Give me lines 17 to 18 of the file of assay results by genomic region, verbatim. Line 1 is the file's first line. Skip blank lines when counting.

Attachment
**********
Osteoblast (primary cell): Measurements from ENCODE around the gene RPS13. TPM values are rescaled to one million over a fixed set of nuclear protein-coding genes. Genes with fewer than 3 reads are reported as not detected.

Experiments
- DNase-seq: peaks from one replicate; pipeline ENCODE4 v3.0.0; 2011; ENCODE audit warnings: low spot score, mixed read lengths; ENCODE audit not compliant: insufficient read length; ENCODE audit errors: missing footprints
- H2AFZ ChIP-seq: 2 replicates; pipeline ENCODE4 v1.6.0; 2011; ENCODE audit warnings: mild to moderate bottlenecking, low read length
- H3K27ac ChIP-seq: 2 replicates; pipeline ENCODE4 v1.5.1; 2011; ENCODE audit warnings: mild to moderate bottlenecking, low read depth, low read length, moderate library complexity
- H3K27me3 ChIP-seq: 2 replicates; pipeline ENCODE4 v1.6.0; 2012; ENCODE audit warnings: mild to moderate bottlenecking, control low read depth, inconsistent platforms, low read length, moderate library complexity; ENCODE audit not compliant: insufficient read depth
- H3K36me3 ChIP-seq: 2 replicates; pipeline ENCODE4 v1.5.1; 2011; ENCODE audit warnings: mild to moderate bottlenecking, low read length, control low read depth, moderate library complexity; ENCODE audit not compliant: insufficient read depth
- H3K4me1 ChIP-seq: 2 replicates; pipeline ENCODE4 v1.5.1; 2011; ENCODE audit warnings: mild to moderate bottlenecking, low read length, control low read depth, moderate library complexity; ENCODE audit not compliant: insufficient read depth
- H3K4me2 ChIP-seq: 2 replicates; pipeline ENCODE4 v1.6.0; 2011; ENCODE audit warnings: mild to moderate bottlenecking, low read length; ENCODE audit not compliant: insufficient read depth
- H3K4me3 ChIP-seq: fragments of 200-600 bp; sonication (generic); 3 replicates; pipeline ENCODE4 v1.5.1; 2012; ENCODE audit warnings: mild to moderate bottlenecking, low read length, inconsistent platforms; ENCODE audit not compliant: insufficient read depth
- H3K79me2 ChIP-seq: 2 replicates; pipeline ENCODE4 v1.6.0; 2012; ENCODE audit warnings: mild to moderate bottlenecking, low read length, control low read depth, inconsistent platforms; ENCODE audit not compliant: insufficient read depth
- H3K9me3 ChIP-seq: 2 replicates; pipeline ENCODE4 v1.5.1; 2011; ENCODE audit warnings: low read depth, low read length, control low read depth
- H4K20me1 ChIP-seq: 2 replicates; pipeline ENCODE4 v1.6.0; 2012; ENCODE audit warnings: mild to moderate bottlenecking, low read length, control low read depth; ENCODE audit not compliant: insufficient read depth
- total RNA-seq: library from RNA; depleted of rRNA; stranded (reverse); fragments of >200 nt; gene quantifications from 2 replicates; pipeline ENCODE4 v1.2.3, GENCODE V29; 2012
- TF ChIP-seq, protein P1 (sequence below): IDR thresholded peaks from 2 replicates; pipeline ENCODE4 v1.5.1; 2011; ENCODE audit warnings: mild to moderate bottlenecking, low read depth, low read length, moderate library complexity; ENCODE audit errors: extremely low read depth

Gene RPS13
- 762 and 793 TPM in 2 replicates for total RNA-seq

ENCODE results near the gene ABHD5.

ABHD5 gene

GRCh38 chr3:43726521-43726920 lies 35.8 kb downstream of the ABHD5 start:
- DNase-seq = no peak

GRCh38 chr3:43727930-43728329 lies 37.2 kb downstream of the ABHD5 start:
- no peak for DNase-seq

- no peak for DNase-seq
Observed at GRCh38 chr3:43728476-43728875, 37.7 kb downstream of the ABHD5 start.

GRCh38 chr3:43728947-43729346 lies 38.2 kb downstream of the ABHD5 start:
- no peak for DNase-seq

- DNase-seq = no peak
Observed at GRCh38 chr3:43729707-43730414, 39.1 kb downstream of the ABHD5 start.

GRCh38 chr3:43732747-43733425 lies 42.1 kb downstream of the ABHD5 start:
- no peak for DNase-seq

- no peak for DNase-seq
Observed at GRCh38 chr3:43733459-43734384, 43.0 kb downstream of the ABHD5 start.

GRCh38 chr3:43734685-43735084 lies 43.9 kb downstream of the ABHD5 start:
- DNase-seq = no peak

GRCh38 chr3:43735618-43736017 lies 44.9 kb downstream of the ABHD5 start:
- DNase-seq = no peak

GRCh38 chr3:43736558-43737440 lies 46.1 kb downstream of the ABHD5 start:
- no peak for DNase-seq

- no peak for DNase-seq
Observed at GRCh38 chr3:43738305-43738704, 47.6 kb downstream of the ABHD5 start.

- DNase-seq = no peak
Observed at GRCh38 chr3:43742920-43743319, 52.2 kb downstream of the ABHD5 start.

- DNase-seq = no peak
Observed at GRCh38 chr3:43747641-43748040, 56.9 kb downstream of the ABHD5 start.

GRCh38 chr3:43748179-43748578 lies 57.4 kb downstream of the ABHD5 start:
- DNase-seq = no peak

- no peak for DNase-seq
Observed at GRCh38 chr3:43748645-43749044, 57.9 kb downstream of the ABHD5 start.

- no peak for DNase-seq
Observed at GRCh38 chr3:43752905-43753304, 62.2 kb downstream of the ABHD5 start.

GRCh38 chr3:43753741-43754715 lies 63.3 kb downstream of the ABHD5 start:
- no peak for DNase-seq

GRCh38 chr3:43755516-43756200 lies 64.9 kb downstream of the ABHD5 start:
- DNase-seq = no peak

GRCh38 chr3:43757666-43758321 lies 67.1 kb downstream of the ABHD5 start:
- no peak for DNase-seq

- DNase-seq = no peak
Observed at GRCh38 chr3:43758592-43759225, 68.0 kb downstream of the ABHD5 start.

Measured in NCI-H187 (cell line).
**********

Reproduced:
- 762 and 793 TPM in 2 replicates for total RNA-seq

ENCODE results near the gene ABHD5.